Actually… it’s not changed that much. I still like the idea of sitting down and writing every day. It just doesn’t really happen. I write a bit, I change it, I write a bit more, I change that. I create some data tables, edit some figures. Then I get sidetracked and discover yet another gorgeous font I may or may not use. Usually at this point I leave the house and get annoyed at how lovely being outdoors is, regardless of weather, and return not feeling energised and enthused, as planned, but grumpy and bitter.

So I’ve got <*puts fingers in ears* LA-LA-LA, I can’t hear you!> months until my thesis is due in. Time is really tight. But, I think I’m finally getting to the point where at the end of a day, progress has been made, and I haven’t just written stuff and unwritten it again, or found something wrong with my code or analysis and spent the day fixing that instead.

It’s a really really weird time. I don’t go into work much; I write better from home. It’s lonely. I get absurdly happy when I’m outside the house, and if I manage to make it into a pub I almost weep with delight. It’s nice being on my own time, but there’s so much pressure to be working constantly, as there always is throughout PhDs. But I’ve settled into a kind of manic calm acceptance.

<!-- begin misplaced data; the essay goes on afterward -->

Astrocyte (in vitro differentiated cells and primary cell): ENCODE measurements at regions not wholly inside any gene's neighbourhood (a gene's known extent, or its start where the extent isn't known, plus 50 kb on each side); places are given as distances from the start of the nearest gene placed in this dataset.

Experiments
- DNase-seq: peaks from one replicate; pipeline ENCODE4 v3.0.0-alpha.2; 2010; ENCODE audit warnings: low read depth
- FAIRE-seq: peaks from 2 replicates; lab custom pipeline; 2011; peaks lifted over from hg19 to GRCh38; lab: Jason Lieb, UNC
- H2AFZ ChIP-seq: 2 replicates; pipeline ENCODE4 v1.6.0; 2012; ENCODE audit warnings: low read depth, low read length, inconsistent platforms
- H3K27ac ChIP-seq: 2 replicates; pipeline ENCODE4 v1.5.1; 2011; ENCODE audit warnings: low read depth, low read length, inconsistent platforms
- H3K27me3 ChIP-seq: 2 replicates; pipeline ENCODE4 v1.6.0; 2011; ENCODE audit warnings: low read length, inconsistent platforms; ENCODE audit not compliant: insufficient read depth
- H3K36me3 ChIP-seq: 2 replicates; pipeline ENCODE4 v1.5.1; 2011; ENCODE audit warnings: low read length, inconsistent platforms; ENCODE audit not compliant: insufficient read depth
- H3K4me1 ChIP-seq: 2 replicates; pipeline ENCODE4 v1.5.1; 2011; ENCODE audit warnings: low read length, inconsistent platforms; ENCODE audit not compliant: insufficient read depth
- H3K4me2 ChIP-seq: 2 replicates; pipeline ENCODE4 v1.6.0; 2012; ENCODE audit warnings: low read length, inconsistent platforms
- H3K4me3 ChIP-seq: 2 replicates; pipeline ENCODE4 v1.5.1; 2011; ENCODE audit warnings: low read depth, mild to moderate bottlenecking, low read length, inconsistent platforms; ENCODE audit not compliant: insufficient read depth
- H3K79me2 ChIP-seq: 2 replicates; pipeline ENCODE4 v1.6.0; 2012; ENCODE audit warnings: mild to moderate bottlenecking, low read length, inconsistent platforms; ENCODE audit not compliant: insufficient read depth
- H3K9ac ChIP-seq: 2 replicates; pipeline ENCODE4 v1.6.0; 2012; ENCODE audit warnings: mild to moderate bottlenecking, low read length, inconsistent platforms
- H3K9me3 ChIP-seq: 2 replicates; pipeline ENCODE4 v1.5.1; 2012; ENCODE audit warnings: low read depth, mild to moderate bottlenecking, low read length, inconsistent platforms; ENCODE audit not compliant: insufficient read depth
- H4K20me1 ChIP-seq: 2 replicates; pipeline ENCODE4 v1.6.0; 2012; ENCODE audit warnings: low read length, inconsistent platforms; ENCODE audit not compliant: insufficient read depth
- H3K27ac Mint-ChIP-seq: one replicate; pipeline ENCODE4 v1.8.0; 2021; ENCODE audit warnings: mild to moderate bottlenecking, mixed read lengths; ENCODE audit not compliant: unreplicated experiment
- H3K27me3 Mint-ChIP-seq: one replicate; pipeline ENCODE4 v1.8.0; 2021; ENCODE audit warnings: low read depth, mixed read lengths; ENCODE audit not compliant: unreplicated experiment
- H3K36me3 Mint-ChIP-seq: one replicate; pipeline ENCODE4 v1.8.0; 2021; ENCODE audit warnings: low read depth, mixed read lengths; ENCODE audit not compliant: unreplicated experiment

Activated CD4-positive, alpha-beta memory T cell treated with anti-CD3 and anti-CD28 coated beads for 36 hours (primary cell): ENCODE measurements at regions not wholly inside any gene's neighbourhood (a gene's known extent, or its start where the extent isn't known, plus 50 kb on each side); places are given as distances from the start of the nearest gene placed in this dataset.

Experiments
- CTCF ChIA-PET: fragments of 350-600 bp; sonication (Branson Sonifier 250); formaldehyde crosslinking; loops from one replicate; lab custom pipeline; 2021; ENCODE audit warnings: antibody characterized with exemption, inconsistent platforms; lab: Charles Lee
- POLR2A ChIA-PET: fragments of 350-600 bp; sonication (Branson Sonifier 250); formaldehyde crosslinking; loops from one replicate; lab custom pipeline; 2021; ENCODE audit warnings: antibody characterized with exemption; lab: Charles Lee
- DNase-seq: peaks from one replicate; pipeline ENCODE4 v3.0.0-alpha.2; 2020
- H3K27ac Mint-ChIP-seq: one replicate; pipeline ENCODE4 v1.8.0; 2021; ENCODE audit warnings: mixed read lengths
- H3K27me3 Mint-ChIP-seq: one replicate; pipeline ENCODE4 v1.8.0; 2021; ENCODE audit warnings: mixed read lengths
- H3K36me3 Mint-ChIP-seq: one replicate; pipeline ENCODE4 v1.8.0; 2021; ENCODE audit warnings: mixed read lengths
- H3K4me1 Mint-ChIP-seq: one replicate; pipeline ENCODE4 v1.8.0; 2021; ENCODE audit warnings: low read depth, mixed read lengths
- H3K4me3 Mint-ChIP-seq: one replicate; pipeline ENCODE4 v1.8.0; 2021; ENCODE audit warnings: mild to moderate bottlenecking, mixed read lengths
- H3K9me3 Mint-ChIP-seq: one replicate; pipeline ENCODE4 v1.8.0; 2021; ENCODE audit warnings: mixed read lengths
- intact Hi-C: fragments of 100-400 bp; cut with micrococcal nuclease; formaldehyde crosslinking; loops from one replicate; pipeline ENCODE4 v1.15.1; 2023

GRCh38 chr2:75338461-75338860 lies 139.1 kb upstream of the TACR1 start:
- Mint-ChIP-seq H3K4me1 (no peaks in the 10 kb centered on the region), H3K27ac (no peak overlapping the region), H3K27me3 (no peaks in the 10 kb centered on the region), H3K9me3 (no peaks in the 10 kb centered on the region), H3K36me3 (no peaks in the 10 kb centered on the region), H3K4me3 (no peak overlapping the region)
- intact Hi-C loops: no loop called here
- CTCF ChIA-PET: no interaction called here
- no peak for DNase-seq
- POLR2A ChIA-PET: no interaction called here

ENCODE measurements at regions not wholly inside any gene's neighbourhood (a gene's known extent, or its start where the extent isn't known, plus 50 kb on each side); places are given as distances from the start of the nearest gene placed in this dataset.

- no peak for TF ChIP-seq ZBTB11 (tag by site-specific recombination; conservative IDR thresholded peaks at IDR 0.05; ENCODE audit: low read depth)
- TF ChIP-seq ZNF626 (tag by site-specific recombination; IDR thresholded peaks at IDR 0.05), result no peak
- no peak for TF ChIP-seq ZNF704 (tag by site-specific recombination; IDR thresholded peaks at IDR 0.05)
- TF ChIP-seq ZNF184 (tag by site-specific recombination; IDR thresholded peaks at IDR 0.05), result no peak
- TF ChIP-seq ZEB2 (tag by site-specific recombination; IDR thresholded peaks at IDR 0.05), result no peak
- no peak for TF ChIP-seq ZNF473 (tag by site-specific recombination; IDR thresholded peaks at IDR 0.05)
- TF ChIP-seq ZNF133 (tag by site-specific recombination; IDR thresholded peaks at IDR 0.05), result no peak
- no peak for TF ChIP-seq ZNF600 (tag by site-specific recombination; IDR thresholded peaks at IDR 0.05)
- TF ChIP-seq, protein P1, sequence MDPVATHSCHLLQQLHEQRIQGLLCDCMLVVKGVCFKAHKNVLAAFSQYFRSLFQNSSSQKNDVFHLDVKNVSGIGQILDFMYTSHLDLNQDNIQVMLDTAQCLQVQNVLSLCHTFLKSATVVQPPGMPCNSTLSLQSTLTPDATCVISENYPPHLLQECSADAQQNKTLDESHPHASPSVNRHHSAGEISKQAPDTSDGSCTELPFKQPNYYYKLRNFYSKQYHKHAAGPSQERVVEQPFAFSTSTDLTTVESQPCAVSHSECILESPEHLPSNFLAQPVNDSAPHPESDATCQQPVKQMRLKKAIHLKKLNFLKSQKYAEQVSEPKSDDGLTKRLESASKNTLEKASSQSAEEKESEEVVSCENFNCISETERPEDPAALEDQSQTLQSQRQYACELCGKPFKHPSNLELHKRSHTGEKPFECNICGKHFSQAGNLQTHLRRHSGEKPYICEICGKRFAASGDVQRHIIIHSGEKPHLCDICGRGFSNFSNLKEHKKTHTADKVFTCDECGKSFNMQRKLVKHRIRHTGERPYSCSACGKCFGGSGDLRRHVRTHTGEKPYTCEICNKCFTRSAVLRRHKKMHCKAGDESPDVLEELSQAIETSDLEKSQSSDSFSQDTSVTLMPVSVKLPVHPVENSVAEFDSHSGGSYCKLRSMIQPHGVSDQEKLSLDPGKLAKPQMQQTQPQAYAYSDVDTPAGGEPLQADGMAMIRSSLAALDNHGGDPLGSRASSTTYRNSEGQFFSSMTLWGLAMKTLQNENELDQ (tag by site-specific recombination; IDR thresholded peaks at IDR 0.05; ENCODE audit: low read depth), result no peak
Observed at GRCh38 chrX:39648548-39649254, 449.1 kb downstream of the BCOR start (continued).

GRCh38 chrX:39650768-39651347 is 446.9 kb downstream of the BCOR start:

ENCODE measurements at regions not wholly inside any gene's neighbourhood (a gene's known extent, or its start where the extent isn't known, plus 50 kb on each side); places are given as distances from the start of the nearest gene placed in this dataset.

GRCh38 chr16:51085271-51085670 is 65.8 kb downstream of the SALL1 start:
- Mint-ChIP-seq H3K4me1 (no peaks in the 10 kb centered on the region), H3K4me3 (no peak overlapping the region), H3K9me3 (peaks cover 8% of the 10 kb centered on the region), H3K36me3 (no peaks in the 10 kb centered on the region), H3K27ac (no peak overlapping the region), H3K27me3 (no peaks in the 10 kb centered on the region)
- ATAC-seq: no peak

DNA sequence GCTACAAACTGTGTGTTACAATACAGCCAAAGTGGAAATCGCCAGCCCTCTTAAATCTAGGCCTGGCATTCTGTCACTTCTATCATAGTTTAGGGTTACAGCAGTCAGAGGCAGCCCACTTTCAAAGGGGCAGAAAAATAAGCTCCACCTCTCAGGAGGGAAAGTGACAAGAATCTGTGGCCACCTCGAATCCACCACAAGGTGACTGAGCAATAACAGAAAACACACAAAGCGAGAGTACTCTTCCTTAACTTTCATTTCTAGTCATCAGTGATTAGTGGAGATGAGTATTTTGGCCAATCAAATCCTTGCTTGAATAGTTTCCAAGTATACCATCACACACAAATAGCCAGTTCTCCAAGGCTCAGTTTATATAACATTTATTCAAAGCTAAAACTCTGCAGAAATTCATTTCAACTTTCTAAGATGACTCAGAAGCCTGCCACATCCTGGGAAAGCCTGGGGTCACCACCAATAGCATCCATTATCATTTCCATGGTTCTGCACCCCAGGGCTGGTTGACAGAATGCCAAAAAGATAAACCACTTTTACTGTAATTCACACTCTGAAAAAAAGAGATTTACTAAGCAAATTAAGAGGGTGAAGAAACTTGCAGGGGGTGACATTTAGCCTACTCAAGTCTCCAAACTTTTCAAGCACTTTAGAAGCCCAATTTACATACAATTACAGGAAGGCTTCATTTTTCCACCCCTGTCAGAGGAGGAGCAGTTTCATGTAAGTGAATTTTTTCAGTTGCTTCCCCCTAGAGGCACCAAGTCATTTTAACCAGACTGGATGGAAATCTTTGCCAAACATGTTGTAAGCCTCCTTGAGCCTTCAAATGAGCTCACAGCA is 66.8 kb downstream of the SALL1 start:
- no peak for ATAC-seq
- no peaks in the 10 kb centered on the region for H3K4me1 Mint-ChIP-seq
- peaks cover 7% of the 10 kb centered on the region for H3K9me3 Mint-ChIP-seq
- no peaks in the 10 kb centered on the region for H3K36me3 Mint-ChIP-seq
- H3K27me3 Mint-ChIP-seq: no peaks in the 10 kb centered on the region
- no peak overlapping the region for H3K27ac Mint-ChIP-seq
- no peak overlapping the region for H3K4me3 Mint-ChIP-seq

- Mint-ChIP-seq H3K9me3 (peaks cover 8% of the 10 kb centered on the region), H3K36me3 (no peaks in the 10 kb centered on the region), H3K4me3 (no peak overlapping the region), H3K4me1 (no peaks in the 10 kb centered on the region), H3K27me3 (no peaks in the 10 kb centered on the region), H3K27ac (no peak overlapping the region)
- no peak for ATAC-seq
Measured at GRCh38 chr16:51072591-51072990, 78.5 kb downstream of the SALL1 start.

I won’t lie, I’ll be very happy when this is handed in. Or, most likely, I’ll be apathetic, as I’ve heard several people say it’s oddly underwhelming once you finally finish. Of course, handing in isn’t the finish, there’s the viva terror and then however many months of corrections.

So, um… I’m not entirely sure what the point of this post is, except to serve as something else to do instead of writing my thesis. And to share the weirdness of these final stages of PhD. I’d be interested to know how everyone else feels at this stage – pop me a line in the comments or tweet me @michelleareeve. Thanks to making it to the end of my thesis-fuelled drivel!

If you liked this post, you should probably be writing your thesis, too. Go on, go!